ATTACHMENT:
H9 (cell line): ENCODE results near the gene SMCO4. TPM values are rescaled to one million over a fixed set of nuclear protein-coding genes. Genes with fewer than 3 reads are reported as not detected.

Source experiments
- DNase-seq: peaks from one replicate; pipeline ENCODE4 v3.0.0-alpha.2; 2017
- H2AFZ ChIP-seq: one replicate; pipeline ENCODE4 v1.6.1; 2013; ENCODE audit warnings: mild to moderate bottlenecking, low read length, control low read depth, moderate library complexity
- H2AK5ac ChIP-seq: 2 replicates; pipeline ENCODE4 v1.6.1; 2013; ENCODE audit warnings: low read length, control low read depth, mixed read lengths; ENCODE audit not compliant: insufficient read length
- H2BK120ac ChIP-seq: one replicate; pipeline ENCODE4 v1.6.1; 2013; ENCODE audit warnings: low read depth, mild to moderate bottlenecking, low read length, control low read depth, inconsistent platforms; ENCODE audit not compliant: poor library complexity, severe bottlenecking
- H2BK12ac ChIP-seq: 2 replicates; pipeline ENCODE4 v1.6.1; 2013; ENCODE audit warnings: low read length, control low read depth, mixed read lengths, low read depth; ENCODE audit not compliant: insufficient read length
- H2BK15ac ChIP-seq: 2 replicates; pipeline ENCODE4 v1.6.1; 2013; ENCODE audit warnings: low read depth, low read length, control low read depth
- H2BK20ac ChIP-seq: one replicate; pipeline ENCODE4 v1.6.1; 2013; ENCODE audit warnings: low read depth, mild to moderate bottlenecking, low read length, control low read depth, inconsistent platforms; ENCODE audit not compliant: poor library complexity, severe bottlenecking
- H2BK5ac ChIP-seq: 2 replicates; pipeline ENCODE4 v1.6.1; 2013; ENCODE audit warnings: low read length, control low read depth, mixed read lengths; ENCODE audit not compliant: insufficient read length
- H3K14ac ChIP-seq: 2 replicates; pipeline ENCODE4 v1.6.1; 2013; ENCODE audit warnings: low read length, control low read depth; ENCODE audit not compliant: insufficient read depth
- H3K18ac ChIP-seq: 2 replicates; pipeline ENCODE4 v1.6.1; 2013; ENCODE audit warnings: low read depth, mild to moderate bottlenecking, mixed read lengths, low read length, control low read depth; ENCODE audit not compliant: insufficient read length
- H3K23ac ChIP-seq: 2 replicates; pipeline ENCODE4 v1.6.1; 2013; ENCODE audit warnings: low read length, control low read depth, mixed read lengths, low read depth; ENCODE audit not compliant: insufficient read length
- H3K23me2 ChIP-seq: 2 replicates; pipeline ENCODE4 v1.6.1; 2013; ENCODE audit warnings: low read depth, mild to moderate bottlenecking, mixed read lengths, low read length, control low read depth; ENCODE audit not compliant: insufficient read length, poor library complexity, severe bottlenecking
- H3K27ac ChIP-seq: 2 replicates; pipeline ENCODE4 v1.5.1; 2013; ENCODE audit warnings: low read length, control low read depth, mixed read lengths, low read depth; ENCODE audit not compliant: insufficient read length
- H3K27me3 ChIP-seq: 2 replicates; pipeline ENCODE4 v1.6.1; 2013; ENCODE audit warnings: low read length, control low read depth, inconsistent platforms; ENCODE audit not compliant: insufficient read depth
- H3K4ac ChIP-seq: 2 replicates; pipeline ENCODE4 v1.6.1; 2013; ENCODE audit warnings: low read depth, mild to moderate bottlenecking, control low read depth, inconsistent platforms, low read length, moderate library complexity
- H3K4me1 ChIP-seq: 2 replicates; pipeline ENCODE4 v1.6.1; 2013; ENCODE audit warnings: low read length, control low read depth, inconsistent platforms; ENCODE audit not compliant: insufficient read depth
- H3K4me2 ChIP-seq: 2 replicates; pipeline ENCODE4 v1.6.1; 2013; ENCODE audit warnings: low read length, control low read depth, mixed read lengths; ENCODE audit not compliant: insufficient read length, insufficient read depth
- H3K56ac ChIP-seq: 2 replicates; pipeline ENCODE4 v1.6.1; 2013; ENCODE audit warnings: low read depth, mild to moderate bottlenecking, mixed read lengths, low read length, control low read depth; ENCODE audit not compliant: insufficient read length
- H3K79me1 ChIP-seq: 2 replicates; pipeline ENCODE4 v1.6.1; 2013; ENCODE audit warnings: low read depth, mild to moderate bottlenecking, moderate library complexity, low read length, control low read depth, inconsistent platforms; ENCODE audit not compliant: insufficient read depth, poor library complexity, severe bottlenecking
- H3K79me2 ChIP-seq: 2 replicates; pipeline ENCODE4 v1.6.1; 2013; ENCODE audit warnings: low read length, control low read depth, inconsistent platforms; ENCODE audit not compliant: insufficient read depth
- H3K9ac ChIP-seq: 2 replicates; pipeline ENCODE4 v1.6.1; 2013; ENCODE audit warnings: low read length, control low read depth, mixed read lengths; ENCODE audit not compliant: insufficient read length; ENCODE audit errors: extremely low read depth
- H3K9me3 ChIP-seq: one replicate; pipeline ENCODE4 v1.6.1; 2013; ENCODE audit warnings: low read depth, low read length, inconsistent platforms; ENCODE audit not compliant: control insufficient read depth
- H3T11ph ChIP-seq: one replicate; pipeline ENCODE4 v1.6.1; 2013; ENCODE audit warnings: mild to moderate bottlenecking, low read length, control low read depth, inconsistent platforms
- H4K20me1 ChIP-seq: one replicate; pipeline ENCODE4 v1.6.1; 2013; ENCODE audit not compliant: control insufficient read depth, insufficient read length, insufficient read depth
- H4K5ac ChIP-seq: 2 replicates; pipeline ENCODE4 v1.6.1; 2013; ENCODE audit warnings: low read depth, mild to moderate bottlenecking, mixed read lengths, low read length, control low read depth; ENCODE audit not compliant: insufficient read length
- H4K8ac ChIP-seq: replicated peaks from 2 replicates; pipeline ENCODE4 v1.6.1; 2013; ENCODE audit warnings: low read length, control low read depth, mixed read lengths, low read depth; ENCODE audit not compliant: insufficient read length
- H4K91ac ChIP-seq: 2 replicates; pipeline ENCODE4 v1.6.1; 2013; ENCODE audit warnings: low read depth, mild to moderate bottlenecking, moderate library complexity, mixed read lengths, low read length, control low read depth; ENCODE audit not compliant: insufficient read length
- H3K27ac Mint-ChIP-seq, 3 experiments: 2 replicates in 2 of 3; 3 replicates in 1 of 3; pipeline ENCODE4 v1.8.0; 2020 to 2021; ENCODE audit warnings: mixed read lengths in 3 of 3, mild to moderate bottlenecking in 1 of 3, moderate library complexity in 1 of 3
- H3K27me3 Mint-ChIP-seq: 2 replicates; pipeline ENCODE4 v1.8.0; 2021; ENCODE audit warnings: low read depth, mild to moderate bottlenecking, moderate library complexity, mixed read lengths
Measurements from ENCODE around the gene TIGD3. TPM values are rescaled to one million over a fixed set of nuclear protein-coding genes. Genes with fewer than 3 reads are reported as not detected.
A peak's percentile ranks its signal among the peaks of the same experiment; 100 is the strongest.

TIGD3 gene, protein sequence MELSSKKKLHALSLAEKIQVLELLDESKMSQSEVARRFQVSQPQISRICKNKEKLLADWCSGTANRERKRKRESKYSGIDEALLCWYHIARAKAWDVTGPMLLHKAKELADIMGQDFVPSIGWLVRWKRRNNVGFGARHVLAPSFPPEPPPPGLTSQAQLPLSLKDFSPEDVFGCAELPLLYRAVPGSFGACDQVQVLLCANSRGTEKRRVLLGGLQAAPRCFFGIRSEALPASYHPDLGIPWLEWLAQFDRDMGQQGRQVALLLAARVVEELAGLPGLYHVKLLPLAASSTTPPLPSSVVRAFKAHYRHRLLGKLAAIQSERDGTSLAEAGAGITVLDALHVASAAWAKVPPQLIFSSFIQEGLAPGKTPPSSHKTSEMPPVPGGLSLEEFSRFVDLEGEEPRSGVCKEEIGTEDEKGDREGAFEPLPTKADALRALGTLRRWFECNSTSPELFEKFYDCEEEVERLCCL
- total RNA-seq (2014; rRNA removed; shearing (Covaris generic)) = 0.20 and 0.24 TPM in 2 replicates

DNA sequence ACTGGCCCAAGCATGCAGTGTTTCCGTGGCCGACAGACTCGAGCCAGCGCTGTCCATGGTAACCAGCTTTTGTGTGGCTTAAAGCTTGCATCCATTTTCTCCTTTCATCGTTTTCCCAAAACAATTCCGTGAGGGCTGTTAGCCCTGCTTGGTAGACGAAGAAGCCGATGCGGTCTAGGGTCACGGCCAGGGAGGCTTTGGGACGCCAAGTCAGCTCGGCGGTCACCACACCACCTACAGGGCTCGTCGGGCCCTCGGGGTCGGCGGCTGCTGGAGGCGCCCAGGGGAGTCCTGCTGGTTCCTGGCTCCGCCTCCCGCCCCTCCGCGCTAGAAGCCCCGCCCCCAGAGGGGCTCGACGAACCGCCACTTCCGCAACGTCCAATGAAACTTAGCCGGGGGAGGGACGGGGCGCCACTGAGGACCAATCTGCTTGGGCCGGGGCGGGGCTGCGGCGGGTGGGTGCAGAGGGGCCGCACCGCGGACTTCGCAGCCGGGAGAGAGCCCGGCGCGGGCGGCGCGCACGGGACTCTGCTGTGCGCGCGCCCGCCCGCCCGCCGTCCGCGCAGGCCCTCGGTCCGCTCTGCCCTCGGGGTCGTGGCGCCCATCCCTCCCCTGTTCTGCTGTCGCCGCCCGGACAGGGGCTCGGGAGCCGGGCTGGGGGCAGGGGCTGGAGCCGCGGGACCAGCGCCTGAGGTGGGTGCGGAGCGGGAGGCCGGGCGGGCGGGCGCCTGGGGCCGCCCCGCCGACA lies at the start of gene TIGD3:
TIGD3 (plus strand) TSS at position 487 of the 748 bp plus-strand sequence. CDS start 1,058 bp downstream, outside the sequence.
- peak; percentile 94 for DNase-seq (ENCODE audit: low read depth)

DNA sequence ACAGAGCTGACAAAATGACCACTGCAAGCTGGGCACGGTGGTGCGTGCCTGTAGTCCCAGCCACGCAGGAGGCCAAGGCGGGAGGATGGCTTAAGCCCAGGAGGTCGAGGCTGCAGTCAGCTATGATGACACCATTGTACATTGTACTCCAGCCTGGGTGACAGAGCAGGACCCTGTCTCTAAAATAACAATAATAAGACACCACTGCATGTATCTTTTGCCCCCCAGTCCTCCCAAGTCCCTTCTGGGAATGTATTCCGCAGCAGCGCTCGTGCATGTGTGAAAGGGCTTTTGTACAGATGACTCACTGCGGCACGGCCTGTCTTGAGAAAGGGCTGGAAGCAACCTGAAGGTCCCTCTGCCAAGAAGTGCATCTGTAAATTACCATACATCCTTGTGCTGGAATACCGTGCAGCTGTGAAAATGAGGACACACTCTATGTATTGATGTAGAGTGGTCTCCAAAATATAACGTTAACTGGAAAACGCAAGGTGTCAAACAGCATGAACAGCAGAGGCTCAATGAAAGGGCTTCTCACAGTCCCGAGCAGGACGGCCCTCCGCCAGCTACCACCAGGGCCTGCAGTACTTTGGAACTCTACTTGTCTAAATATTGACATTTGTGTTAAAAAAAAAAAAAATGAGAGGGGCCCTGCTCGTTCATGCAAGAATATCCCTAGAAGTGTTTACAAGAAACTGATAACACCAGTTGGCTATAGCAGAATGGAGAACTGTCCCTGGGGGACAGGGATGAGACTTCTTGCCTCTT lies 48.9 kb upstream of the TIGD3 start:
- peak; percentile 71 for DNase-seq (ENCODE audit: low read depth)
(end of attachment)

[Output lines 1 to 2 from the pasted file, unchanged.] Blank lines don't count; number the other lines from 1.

H9 (cell line): ENCODE results near the gene SMCO4. TPM values are rescaled to one million over a fixed set of nuclear protein-coding genes. Genes with fewer than 3 reads are reported as not detected.

Source experiments